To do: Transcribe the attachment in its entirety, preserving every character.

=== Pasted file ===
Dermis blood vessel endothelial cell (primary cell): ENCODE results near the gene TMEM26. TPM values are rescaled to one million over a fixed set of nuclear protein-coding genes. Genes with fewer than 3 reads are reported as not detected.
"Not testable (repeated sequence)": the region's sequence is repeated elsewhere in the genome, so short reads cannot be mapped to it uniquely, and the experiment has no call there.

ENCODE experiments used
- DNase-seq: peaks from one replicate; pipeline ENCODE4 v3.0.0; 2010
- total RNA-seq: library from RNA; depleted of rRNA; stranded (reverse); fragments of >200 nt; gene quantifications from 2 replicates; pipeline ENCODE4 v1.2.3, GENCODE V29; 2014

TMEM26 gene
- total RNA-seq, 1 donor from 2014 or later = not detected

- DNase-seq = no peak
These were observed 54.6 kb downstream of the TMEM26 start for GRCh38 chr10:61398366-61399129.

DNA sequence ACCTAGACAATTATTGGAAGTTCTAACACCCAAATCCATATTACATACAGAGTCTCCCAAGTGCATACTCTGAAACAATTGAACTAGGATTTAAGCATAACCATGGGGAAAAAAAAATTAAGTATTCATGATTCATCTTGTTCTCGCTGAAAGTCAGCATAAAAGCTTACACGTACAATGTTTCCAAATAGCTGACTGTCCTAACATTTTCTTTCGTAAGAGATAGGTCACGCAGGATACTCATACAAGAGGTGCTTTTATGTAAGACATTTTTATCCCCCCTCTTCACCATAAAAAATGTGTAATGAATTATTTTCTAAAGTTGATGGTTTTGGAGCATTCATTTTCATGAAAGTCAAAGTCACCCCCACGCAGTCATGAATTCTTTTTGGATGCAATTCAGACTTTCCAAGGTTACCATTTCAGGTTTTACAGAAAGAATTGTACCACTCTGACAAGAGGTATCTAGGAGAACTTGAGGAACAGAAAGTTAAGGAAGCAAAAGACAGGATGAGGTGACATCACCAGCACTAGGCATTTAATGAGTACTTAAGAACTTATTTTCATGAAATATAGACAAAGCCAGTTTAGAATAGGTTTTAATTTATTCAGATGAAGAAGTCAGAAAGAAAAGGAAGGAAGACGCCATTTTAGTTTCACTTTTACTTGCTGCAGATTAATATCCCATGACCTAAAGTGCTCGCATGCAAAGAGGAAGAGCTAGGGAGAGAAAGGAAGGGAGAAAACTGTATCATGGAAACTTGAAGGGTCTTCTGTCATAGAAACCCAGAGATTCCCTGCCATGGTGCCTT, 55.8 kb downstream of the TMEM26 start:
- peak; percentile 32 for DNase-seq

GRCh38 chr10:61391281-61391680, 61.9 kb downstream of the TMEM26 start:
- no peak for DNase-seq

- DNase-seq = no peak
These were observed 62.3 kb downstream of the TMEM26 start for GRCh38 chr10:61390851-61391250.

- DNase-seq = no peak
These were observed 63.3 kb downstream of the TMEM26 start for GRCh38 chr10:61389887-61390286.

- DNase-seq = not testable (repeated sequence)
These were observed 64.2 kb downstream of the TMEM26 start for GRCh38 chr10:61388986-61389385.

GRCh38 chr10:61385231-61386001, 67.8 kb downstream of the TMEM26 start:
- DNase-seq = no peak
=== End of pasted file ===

Dermis blood vessel endothelial cell (primary cell): ENCODE results near the gene TMEM26. TPM values are rescaled to one million over a fixed set of nuclear protein-coding genes. Genes with fewer than 3 reads are reported as not detected.
"Not testable (repeated sequence)": the region's sequence is repeated elsewhere in the genome, so short reads cannot be mapped to it uniquely, and the experiment has no call there.

ENCODE experiments used
- DNase-seq: peaks from one replicate; pipeline ENCODE4 v3.0.0; 2010
- total RNA-seq: library from RNA; depleted of rRNA; stranded (reverse); fragments of >200 nt; gene quantifications from 2 replicates; pipeline ENCODE4 v1.2.3, GENCODE V29; 2014

TMEM26 gene
- total RNA-seq, 1 donor from 2014 or later = not detected

- DNase-seq = no peak
These were observed 54.6 kb downstream of the TMEM26 start for GRCh38 chr10:61398366-61399129.

DNA sequence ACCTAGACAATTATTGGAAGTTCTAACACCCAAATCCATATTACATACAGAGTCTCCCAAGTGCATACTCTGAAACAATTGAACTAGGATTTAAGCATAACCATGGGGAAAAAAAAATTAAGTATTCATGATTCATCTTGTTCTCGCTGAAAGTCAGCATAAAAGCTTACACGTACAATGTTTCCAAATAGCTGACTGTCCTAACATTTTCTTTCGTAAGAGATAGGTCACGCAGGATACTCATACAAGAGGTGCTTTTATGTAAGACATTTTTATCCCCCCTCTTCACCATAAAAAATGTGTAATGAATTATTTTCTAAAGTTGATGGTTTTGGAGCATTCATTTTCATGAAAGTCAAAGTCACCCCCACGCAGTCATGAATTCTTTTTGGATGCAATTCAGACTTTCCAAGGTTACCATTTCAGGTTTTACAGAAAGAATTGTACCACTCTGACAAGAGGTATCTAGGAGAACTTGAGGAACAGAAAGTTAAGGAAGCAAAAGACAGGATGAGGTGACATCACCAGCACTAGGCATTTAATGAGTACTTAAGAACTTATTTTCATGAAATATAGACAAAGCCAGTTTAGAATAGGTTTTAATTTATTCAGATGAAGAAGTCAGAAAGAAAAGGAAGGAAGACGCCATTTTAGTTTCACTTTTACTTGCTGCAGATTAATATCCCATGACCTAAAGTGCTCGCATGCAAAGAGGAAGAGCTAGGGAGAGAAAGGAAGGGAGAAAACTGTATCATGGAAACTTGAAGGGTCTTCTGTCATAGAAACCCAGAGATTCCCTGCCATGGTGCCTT, 55.8 kb downstream of the TMEM26 start:
- peak; percentile 32 for DNase-seq

GRCh38 chr10:61391281-61391680, 61.9 kb downstream of the TMEM26 start:
- no peak for DNase-seq

- DNase-seq = no peak
These were observed 62.3 kb downstream of the TMEM26 start for GRCh38 chr10:61390851-61391250.

- DNase-seq = no peak
These were observed 63.3 kb downstream of the TMEM26 start for GRCh38 chr10:61389887-61390286.

- DNase-seq = not testable (repeated sequence)
These were observed 64.2 kb downstream of the TMEM26 start for GRCh38 chr10:61388986-61389385.

GRCh38 chr10:61385231-61386001, 67.8 kb downstream of the TMEM26 start:
- DNase-seq = no peak